Direct evidence for a parietal-frontal pathway subserving spatial awareness in humans

Michel Thiebaut De Schotten, Marika Urbanski, Paolo Bartolomeo, H Duffau, E Volle, R Lévy, B Dubois

Research output: Contribution to journalArticle

472 Citations (Scopus)


Intraoperative electrical stimulation, which temporarily inactivates restricted regions during brain surgery, can map cognitive functions in humans with spatiotemporal resolution unmatched by other methods. Using this technique, we found that stimulation of the right inferior parietal lobule or the caudal superior temporal gyrus, but not of its rostral portion, determined rightward deviations on line bisection. However, the strongest shifts occurred with subcortical stimulation. Fiber tracking identified the stimulated site as a section of the superior occipitofrontal fasciculus, a poorly known parietal-frontal pathway. These findings suggest that parietal-frontal communication is necessary for the symmetrical processing of the visual scene.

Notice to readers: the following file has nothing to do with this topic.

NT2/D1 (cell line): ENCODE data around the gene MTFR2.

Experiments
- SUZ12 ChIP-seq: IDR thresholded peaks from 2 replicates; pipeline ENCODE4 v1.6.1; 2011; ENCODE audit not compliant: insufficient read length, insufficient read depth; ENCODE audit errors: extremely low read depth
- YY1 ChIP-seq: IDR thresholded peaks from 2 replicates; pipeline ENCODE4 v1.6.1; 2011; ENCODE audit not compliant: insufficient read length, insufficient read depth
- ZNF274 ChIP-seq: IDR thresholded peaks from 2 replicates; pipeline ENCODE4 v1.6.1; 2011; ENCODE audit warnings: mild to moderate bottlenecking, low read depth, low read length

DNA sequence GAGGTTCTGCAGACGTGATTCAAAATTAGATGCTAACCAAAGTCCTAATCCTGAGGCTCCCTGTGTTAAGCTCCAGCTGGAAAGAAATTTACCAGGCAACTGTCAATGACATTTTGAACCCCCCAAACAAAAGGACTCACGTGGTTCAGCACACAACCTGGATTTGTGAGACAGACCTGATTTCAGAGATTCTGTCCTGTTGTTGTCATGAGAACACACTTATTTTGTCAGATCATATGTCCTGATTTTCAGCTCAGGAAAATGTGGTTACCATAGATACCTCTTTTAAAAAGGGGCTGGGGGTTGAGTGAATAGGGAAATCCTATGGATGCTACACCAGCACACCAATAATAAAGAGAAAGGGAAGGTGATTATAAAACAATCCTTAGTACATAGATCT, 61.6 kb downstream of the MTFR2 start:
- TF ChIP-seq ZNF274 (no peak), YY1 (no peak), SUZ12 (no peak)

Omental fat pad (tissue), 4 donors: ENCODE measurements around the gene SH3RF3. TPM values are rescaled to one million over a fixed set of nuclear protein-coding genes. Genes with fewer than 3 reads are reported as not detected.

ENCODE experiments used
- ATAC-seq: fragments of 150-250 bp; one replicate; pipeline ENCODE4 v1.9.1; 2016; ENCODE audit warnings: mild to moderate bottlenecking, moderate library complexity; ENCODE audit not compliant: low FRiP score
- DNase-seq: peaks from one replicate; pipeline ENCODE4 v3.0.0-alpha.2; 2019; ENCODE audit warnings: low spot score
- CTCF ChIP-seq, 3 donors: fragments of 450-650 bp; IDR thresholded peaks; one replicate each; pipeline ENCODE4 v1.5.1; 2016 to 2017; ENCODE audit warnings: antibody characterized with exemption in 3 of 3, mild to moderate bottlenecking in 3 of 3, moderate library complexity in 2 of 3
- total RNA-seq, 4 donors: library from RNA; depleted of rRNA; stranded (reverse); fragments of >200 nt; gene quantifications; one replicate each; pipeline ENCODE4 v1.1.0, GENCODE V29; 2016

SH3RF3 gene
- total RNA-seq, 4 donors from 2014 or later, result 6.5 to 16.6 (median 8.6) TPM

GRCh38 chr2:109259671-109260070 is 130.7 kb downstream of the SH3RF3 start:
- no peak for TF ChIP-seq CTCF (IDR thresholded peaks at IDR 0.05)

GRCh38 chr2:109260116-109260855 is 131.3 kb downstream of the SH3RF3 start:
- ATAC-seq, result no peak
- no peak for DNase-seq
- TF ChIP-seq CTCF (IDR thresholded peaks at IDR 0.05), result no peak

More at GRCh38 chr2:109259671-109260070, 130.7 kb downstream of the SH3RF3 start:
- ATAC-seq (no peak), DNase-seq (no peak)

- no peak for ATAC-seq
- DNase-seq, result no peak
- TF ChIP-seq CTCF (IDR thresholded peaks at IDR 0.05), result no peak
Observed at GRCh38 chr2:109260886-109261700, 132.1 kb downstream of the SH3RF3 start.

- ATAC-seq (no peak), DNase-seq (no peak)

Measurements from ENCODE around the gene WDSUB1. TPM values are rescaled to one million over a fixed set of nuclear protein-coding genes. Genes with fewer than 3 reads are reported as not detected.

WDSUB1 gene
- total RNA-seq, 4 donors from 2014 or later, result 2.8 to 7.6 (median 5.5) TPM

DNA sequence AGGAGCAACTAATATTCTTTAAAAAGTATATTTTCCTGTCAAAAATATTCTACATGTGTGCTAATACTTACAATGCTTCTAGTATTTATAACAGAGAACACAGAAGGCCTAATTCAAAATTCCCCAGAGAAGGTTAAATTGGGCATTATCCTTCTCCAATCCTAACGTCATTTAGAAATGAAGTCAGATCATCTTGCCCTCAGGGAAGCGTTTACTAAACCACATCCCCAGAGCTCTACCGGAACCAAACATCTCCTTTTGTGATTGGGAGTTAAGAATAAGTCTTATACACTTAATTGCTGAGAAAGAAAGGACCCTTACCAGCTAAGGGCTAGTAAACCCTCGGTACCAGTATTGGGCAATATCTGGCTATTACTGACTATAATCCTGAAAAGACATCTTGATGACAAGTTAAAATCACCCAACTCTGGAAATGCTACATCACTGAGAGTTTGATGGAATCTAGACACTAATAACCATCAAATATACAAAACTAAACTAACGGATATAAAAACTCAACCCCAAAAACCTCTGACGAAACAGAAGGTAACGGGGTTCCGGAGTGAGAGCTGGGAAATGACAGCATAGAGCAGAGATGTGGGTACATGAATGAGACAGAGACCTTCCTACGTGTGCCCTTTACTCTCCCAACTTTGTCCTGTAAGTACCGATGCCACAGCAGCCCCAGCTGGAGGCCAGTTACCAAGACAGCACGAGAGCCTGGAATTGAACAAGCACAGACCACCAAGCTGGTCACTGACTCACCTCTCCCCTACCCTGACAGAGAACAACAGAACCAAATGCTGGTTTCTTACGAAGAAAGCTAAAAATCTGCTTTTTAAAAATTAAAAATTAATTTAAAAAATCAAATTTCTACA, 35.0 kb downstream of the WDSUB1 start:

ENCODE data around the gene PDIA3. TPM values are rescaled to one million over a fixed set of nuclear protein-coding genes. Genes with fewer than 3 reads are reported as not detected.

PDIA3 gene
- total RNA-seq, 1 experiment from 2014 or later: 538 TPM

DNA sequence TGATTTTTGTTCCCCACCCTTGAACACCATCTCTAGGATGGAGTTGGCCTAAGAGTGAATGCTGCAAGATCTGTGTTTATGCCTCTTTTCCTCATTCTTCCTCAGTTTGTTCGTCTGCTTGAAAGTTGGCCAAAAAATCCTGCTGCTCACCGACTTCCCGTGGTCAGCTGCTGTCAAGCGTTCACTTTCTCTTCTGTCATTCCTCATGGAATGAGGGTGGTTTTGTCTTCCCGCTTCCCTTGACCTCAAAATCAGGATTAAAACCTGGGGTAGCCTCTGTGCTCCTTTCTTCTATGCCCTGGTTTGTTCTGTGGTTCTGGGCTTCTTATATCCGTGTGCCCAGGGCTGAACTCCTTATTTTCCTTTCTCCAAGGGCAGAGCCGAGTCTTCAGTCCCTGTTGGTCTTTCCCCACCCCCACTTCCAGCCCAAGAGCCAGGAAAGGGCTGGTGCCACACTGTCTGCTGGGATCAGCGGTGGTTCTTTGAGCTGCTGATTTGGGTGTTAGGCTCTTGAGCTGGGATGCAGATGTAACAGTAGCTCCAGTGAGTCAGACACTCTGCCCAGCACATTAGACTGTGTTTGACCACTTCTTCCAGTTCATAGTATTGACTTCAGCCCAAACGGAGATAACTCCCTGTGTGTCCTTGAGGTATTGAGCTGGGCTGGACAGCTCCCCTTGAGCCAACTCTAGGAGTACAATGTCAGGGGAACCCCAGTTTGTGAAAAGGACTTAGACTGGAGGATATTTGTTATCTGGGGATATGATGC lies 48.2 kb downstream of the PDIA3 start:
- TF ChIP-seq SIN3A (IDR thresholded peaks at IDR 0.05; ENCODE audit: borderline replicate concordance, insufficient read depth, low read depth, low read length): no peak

Original languageEnglish
Pages (from-to)2226-2228
Number of pages3
Publication statusPublished - 2005


  • Adult
  • Awareness
  • Brain Mapping
  • Brain Neoplasms
  • Electric Stimulation
  • Female
  • Frontal Lobe
  • Glioma
  • Humans
  • Male
  • Nerve Net
  • Neural Pathways
  • Parietal Lobe
  • Perceptual Disorders
  • Space Perception
  • Temporal Lobe

Fingerprint Dive into the research topics of 'Direct evidence for a parietal-frontal pathway subserving spatial awareness in humans'. Together they form a unique fingerprint.

Cite this